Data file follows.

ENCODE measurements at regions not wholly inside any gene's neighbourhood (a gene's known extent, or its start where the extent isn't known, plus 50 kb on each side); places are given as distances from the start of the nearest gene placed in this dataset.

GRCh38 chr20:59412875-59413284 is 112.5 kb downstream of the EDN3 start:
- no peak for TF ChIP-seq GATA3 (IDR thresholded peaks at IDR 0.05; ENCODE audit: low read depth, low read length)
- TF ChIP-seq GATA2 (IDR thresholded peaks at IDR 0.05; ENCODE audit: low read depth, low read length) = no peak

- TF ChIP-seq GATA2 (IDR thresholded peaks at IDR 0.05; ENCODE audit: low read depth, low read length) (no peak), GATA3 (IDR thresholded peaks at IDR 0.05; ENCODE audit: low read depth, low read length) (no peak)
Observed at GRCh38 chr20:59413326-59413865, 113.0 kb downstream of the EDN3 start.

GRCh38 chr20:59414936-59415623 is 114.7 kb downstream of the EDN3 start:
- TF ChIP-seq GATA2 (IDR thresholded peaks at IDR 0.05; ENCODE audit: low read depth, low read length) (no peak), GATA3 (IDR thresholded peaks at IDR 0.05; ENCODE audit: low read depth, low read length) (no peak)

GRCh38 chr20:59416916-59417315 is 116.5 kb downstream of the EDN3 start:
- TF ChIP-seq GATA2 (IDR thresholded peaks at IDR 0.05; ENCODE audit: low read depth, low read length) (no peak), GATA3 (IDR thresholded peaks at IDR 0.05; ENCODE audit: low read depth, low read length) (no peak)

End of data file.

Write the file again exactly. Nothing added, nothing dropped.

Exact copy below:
ENCODE measurements at regions not wholly inside any gene's neighbourhood (a gene's known extent, or its start where the extent isn't known, plus 50 kb on each side); places are given as distances from the start of the nearest gene placed in this dataset.

GRCh38 chr20:59412875-59413284 is 112.5 kb downstream of the EDN3 start:
- no peak for TF ChIP-seq GATA3 (IDR thresholded peaks at IDR 0.05; ENCODE audit: low read depth, low read length)
- TF ChIP-seq GATA2 (IDR thresholded peaks at IDR 0.05; ENCODE audit: low read depth, low read length) = no peak

- TF ChIP-seq GATA2 (IDR thresholded peaks at IDR 0.05; ENCODE audit: low read depth, low read length) (no peak), GATA3 (IDR thresholded peaks at IDR 0.05; ENCODE audit: low read depth, low read length) (no peak)
Observed at GRCh38 chr20:59413326-59413865, 113.0 kb downstream of the EDN3 start.

GRCh38 chr20:59414936-59415623 is 114.7 kb downstream of the EDN3 start:
- TF ChIP-seq GATA2 (IDR thresholded peaks at IDR 0.05; ENCODE audit: low read depth, low read length) (no peak), GATA3 (IDR thresholded peaks at IDR 0.05; ENCODE audit: low read depth, low read length) (no peak)

GRCh38 chr20:59416916-59417315 is 116.5 kb downstream of the EDN3 start:
- TF ChIP-seq GATA2 (IDR thresholded peaks at IDR 0.05; ENCODE audit: low read depth, low read length) (no peak), GATA3 (IDR thresholded peaks at IDR 0.05; ENCODE audit: low read depth, low read length) (no peak)